June 22 (UPI) -- Amid renewed calls nationwide for controversial statues to be torn down, the American Museum of Natural History announced it has asked the city to permit the removal of a bronze statue of former President Theodore Roosevelt that critics say symbolizes systemic racism.
The statue of the 26th president flanked by walking Native American and African figures was unveiled to the public in front of the museum's Central Park West entrance in 1940 as part of a larger New York state memorial for Roosevelt, but it has long been criticized for its hierarchical composition and depictions of race.
"The American Museum of Natural History has asked to remove the Theodore Roosevelt statue because it explicitly depicts black and indigenous people as subjugated and racially inferior," de Blasio said in a statement. "The city supports the museum's request. It is the right decision and the right time to remove this problematic statue."
The museum asked for permission to remove the statue as it sits on New York City public parkland, it said.
Ellen Futter, president of the museum, said removing the statue will be "a symbol of progress and of our commitment to build and sustain an inclusive and equitable museum community and broader society."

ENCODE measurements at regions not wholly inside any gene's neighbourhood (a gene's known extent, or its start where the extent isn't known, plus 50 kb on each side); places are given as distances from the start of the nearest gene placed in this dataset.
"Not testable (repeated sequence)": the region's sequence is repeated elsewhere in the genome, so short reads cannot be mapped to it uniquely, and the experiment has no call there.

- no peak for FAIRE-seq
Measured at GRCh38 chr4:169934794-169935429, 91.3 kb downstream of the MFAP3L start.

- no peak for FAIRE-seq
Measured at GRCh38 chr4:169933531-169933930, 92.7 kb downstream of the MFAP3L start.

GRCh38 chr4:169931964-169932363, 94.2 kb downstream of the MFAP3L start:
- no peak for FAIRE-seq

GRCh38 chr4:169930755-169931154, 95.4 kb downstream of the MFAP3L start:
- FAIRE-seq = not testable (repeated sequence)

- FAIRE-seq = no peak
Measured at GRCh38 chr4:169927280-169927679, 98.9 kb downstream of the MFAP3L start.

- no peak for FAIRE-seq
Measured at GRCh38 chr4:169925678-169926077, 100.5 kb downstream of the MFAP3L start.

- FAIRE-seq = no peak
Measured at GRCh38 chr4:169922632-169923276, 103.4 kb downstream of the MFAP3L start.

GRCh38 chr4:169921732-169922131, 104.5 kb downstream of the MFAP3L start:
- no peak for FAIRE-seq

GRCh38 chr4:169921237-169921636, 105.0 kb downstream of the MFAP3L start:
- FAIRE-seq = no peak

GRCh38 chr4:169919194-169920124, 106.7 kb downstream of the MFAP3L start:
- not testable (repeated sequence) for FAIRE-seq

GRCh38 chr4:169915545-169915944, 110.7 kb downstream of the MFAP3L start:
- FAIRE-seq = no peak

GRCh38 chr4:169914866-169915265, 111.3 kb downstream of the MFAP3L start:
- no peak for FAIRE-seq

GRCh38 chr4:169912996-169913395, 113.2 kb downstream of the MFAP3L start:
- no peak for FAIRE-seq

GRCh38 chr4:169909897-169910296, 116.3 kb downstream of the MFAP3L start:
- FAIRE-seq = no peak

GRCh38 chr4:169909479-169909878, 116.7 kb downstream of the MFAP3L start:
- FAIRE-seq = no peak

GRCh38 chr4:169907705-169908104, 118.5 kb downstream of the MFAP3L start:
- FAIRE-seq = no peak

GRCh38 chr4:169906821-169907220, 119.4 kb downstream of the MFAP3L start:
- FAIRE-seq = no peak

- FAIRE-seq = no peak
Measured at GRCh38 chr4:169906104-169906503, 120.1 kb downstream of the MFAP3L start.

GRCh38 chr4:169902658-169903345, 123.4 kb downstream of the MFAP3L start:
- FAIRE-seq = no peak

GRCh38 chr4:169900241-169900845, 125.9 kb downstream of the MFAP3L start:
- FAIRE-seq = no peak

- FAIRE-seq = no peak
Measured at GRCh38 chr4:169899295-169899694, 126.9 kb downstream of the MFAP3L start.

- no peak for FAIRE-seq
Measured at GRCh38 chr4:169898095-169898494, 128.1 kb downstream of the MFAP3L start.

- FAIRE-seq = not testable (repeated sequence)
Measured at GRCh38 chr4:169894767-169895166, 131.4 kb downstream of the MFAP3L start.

The memorandum came amid calls nationwide for the removal of controversial statues, specifically those honoring Confederate soldiers and officials, following Black Lives Matter protests that erupted against inequality after a black man was killed late last month by a white police officer.
House Speaker Nancy Pelosi, D-Calif., has renewed calls for Confederate statues on Capitol Hill to be removed and last week ordered the removal of four portraits of former speakers who served in the Confederacy.
The museum said it will remain the site of the Roosevelt memorial and that it will name its Hall of Biodiversity after him in honor of his role as a leading conservationist.
Theodore Roosevelt IV, a museum trustee and great-grandson of the late president, said he agrees it is time to move the statue.
"The world does not need statues, relics of another age, that reflect neither the values of the person they intend to honor nor the values of equality and justice," he said in a statement. "The composition of the equestrian statue does not reflect Theodore Roosevelt's legacy."